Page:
Does brand loyalty really pay?

The last blog I wrote here was a little bit of a rant about airlines, and I started thinking about this one as a rant about hotels, but then cleaned out my wallet and thought about loyalty in general.

I’ve got cards for Starbucks, Cafe Nero, Costa, a local coffee joint, Club Carlson, British Airways, Air France, Walgreens, Starwood, Rite Aid, Foodtown, Best Buy and a whole host of others I can’t remember.

Throw in the emails I get from most of the above plus Hotels.com, Verizon, Uber, Capital One, AMEX, Lastminute.com, Expedia, Avis et. al. and it’s all seems pretty pointless.

For instance, I’ve flown a lot on BA and spent thousands on their BA credit card but can’t redeem it due to a million Terms & Conditions. That means instead of being loyal to the OneWorld alliance I’ll use Star Alliance or SkyTeam carriers instead. So much for loyalty.

On a recent project we tested a rewards element with partner brands in Canada like WestJet or Chapters. It tested off the charts in quantitative surveys but during qualitative user testing, there was a common statement ‘What’s the catch?’. 

Further, in particular for airline, hotel or credit card loyalty is the bias towards business users. You could fly with the same airline or stay at the same hotel chain several times year, with your own money I might add and receive pretty much nothing at the end of it. Meanwhile the business traveller spending his employer’s money picks up all the perks. How is that fair?

In the retail world I can fill my wallet with every card under the sun, only get the discount if I have that card or collect 7 coffee stamps and lose the card before I get my free one. Alternatively, I can bloat Passbook or other loyalty apps with all these cards and slow down the check out process. All in all, it’s a pretty dire experience that damages the brand more than anything.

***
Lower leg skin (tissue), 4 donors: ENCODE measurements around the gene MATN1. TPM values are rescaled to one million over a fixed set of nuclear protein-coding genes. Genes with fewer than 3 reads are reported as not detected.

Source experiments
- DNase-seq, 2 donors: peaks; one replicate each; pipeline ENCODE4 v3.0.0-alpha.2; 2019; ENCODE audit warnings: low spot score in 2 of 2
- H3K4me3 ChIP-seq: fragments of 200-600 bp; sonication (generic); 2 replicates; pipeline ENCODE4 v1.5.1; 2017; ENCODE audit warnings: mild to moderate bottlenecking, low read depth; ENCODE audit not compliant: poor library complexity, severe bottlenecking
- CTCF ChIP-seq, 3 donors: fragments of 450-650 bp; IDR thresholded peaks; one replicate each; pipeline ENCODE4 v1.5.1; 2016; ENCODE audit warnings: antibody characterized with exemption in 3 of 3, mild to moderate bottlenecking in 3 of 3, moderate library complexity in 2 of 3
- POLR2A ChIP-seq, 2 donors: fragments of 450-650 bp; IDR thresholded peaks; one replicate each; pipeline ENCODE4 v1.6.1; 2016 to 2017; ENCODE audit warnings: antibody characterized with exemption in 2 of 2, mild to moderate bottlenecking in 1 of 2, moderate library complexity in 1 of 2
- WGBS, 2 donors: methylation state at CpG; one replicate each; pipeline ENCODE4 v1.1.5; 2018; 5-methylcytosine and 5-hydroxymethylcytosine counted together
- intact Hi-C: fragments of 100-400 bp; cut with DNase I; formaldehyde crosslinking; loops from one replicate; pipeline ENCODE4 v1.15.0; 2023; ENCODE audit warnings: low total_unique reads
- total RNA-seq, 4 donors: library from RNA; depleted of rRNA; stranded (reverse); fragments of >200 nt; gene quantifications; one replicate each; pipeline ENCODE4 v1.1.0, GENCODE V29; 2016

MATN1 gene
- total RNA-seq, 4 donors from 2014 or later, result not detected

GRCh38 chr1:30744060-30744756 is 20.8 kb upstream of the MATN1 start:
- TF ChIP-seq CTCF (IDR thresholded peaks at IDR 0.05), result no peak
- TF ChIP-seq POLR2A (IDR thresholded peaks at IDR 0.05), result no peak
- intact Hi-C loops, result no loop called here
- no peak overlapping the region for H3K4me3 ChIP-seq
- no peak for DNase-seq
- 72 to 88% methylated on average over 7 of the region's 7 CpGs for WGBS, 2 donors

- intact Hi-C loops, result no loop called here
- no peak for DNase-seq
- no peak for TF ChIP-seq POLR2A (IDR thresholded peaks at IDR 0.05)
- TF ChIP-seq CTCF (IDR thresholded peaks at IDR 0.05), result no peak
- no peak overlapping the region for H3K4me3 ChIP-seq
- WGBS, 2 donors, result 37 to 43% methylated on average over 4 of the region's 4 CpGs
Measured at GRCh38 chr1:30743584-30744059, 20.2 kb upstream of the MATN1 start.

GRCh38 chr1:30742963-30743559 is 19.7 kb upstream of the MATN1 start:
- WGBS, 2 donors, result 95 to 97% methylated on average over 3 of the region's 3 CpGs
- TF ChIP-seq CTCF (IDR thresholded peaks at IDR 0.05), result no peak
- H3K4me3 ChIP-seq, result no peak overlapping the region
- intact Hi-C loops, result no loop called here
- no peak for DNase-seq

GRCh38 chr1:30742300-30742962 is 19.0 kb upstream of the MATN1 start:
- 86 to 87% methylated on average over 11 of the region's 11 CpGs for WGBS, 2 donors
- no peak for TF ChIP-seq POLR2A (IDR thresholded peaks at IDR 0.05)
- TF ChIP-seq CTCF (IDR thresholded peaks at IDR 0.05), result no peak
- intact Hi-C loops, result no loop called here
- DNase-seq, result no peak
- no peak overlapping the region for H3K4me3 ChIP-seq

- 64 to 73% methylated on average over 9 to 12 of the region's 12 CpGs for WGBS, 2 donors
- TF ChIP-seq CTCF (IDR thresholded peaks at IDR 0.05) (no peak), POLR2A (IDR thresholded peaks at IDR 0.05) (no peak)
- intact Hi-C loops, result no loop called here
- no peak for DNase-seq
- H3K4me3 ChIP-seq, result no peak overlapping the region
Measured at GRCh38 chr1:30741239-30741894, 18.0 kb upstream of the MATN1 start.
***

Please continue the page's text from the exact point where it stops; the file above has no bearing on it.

A recent McKinsey study showed those that spend more on loyalty, or have more visible loyalty programs, grow at about the same rate.

While brands do this to try and make you loyal they also want your data. That’s great for them but why can’t someone make this work for me? After all, that’s what will make me loyal to you!

Thankfully, there are a few good precedents here for companies doing this well.


Hotels.com Rewards is pretty damn simple. Book 10 nights, get 1 free.

I don’t need to stay at the same hotel 10 times or at the same price. Hotels.com takes the average value of those 10 stays and gives me that as a credit towards a future booking.

I’ve just spent an incredible amount of time staying at the Calgary Airport Radisson for a project and gained no status with Club Carlson but redeemed lots of rewards with Hotels.com. To book direct was always the same price or more with the hotel itself — bizarre given Hotels.com as an aggregator will take anywhere between 10–30% commission.

If only this existed with airlines…..


Recently Market Gravity worked with Boots to launch ‘Thoughtful Inspirations’.

Thoughtful Inspirations provides customers with a little extra something as a part of their online order. A recent trial inclued a No.7 beauty product for customers to try.

This initiative aims to reinforce Boots’ unique authority in beauty product range, encourage trial and re-purchase in store as well as re-introduce some brand love loyalty reward.

What I love about this example is that a reward feels so much more special to customers when they aren’t expecting it vs. when they are waiting for something good to happen. There are so many times with the latter when the customer is ultimately underwhelmed.


While most airlines offer a points based rewards scheme driven by how far you’ve flown or how expensive your tickets are, EasyJet offer a more simple solution.